Africa 10.8.2018 09:20 am

Media rights group wants probe into arson attack on Cameroonian radio station

Alleged arson attack on community radio station Sky FM in the volatile Northwest region. Picture: Bernard Tata Gibip

Alleged arson attack on community radio station Sky FM in the volatile Northwest region. Picture: Bernard Tata Gibip

Unknown people allegedly set fire to the station on August 3, destroying the building and equipment including two transmitters.

Cameroonian authorities should speedily investigate an alleged arson attack on community radio station Sky FM in the volatile Northwest region and ensure those responsible are prosecuted, the Committee to Protect Journalists (CPJ) has said.

Unknown people set fire to the station on August 3, destroying the building and equipment including two transmitters, computers, four recorders, a video camera, a mixer, decoder, television set, and office furniture, according station owner Abdou Borno and several media reports.

The radio station is based in the town of Ndu, about 124 km (77 miles) from Bamenda, the capital of the Northwest region, one of two regions where Anglophone separatists have been waging an armed struggle for an independent state called Ambazonia against the French-speaking government of President Paul Biya.

“All parties to the conflict in Cameroon, whether government forces or Ambazonians, should stop targeting journalists and media organisations and allow them to operate safely and without fear of reprisal,” CPJ Africa Program Coordinator Angela Quintal said.

“The media is not the enemy. Journalists are simply trying to do their jobs by ensuring that citizens are armed with useful information in what has become an increasingly bloody phase in Cameroon’s history.”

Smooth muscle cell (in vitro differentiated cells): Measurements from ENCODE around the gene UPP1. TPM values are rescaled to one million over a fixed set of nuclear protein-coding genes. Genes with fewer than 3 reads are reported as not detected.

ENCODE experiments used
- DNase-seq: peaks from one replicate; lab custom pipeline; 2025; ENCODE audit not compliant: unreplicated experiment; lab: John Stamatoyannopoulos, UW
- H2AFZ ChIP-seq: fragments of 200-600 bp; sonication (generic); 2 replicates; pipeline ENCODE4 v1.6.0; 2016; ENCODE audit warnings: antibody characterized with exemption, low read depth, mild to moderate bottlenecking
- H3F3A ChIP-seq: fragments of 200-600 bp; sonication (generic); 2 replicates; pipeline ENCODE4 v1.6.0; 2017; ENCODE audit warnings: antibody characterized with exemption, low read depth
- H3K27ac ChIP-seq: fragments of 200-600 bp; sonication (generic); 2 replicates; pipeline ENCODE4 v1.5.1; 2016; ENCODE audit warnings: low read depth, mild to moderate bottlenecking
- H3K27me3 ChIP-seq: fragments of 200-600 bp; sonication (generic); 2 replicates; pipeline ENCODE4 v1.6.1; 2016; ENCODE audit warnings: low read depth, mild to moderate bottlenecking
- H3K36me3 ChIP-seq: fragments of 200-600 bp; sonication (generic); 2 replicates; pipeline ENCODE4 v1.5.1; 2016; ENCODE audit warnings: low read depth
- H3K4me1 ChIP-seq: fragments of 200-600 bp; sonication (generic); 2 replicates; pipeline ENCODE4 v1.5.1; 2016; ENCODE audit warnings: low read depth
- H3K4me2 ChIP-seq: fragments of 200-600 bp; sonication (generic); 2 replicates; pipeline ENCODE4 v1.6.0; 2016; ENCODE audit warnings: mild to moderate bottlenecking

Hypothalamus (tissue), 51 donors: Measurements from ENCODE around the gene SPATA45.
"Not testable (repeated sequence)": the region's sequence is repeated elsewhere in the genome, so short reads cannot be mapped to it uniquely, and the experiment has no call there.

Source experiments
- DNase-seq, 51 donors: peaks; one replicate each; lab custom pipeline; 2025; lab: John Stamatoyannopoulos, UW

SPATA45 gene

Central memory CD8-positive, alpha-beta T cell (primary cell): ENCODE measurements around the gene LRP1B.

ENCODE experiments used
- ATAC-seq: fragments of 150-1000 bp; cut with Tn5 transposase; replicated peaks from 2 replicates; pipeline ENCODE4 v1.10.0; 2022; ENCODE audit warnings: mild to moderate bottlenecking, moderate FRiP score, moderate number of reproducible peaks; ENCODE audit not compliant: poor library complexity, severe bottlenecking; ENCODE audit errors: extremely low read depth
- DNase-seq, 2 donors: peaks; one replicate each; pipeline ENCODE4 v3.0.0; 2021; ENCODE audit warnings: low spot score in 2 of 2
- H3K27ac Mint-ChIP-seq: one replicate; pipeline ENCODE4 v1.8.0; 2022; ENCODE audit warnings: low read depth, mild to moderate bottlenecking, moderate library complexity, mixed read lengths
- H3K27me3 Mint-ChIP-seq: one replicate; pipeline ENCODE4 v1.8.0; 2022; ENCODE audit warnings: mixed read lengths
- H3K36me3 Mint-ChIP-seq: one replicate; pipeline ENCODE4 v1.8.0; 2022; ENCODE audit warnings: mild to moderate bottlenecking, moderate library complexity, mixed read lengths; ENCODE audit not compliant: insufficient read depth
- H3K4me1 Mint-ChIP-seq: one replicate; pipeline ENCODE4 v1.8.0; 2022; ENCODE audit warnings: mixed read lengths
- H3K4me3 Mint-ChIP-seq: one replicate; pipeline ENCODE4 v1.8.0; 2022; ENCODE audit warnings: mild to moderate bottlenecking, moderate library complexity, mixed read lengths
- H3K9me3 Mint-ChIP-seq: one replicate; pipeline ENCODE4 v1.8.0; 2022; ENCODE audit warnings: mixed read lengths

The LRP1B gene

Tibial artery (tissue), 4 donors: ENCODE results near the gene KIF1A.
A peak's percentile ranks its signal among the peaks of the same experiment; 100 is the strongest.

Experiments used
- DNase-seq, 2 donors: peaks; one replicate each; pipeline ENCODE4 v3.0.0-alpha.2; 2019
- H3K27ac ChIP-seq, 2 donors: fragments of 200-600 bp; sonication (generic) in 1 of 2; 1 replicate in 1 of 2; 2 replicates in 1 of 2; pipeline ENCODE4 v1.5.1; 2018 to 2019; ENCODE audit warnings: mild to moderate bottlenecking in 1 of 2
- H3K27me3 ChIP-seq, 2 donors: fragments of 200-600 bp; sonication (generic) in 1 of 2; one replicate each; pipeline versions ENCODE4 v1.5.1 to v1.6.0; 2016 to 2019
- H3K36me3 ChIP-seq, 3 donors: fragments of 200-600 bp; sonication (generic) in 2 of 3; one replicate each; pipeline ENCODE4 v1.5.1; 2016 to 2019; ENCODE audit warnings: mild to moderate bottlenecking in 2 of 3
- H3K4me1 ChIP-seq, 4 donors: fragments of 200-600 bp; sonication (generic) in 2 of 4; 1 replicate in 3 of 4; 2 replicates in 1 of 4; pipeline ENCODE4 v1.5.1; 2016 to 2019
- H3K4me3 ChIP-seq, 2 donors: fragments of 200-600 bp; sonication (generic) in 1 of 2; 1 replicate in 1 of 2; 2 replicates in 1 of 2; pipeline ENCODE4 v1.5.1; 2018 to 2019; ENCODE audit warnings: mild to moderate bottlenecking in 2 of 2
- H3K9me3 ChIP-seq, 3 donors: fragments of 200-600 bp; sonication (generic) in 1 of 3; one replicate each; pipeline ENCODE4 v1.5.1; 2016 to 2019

Borno told CPJ that he believed the radio station was targeted because of its “Back to School” campaign, which began last year encouraging students to return to school.

The new school year starts in September, and a school boycott has been in place since November 2016 when lawyers and teachers in both the Anglophone Northwest and Southwest regions began protesting the alleged marginalisation of English by Biya’s central government in Yaounde, according to news reports.

Borno told CPJ that he learned of the fire on the morning of August 4 when he got a call from the manager of the nearby Summit Hotel. A hotel receptionist allegedly heard a noise at about 11 pm the night before, but did not investigate further.

Sky FM station manager Bernard Tata Gibip found a cutlass, gasoline container, and a box of matches near the radio station, Borno told CPJ.

The station broadcasts in English and local languages on topics including culture, health, and the economy, said Borno, who is a local official of Biya’s ruling Cameroon People’s Democratic Movement party.

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